The Rainbow Serpent in Aboriginal Mythology: Story & Myth

Instructor: Beth Hendricks

Beth holds a master's degree in integrated marketing communications, and has worked in journalism and marketing throughout her career.

Threaded into Australian culture is a rainbow serpent believed to be responsible for giving life and issuing punishment. In this lesson, you'll learn more about this mythical creature and one of the stories it inspired.

Watch Out for Rainbows

If you could talk to the earliest known inhabitants of Australia, also referred to as aboriginals, you would hear some interesting stories about their culture. You might hear about Piggi-Billa the Porcupine or Wayamba the Turtle, or perhaps another favorite - and the subject of this lesson - the Rainbow Serpent.

The Myth of the Rainbow Serpent

In Australian folklore, the rainbow serpent represents a deity, or god, responsible for giving life as well as creating and destroying nature, particularly in relation to water. It is believed that the snake travels from one waterhole to another, blessing the people when happy and causing destruction when angered. The serpent, whose shape mimics both the typically long body of the snake and the curved design of a rainbow, is often described as having the head of a kangaroo and the tail of a crocodile.

According to legend, when a rainbow is present in the sky the snake is traveling between watering holes, keeping them flowing even when drought parches the land. Some natives believe that the rainbow serpent blesses the fertility of women who wade in the water visited by the snake. Others credit the serpent for the growth of crops, while others believe it is responsible for ruling over communities and keeping harmony.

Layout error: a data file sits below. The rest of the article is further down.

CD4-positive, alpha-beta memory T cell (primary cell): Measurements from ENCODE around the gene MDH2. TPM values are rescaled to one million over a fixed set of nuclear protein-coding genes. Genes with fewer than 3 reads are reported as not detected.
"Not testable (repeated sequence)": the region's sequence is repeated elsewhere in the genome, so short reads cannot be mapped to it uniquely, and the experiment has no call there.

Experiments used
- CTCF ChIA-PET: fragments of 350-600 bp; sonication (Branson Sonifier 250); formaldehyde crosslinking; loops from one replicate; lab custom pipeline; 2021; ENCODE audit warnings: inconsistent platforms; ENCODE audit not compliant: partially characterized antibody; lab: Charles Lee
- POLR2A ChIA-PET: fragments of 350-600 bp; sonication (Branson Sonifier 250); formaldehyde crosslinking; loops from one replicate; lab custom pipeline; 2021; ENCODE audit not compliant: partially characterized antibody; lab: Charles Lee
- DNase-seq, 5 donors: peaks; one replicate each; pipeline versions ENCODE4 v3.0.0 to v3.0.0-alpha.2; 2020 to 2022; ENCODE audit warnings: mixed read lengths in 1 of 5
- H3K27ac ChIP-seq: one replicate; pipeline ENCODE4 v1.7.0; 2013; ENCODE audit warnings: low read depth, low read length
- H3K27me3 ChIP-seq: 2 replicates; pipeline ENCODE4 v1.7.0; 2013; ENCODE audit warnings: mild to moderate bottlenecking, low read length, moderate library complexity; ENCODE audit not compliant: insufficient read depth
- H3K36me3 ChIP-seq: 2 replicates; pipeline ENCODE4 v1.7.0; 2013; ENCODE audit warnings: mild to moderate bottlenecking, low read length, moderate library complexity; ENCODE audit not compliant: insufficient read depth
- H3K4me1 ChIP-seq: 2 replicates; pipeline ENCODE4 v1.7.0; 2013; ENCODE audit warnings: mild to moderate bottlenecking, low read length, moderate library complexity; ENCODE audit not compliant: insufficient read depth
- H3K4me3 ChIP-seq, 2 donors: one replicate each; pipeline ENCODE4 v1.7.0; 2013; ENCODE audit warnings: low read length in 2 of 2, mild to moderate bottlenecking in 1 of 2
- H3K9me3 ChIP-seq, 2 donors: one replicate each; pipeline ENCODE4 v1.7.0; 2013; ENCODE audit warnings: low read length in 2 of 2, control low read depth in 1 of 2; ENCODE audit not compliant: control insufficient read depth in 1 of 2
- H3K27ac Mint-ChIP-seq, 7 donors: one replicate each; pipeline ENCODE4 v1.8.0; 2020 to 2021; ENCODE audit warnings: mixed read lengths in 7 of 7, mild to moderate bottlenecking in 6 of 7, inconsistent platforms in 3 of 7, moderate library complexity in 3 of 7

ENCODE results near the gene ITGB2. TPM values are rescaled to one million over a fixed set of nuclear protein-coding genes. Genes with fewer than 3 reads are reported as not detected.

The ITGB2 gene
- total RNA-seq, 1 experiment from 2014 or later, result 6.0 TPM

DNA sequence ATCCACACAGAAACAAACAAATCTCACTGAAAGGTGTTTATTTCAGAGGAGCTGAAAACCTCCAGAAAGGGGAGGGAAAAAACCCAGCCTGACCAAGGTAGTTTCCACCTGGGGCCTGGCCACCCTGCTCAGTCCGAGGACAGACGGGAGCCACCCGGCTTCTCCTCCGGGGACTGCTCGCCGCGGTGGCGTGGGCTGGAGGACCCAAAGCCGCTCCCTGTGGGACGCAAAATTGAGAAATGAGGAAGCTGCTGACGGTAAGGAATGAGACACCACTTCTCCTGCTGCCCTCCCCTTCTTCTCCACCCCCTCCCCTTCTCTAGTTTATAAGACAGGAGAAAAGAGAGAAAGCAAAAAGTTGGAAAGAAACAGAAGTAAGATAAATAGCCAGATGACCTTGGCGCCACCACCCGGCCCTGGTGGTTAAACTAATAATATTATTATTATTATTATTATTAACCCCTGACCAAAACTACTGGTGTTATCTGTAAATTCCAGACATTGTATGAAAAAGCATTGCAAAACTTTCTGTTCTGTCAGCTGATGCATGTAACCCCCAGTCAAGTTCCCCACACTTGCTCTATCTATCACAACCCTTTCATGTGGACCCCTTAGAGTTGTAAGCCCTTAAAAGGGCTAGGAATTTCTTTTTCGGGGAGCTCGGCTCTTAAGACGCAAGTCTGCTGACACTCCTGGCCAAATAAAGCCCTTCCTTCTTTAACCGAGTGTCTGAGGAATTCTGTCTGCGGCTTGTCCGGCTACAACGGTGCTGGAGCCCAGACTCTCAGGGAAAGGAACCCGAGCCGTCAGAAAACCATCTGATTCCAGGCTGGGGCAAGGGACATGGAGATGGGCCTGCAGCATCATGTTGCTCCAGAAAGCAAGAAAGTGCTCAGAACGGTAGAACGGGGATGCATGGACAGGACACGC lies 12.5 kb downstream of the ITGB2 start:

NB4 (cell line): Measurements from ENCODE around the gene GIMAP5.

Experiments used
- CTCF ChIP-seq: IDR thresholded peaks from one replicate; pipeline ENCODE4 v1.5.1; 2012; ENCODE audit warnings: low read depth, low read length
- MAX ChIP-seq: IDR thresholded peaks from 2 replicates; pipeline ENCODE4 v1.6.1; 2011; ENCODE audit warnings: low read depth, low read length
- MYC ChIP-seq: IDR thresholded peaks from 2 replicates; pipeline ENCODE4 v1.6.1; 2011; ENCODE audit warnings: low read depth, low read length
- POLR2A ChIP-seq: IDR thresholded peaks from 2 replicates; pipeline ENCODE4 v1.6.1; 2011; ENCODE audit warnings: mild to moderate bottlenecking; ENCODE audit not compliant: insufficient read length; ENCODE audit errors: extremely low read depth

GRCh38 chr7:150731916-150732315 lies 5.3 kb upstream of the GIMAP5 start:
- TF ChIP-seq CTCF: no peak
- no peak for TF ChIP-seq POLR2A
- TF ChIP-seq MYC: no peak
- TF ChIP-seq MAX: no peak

As you can see, the rainbow serpent is important in Australian culture as a protector, giver of life and watchman over nature and humanity. Yet, it also has a dark side, showing its destructive nature if the people fail to give it the proper respect. The rainbow serpent is believed to be behind storms and floods, sent as punishment when needed.

The Rainbow Serpent

There are numerous stories that feature the rainbow serpent at the center. One, titled The Rainbow Serpent, is an old aboriginal tale passed down through the generations. It centers on how the rainbow serpent came to be, told by an older tribesman to a younger, more inquisitive one. Here's how the story goes.

Years ago, a group of hunters had decided to rest for the night. As they were sitting around a fire, one of them spotted a rainbow in the sky. Another told the group it was a serpent moving between waterholes. This frightened some of the hunters, who didn't think too fondly of a giant serpent near the area they'd decided to make camp for the night.

After the trip, one of the younger hunters asked an elder of his tribe about the rainbow serpent and why some in his camp had been so frightened. The wise old man told the younger fellow that the serpent was a god who had helped form the earth. What started out as flat land became shaped - mountains and valleys - by the movement of the serpent. The serpent's power is vast, the older man continued, containing the ability to give life or dish out punishment upon the earth. After forming the earth, the serpent found a waterhole, where he rested after his work shaping the earth. Other animals who would encounter the waterhole would be careful not to disturb the serpent as they traveled past.

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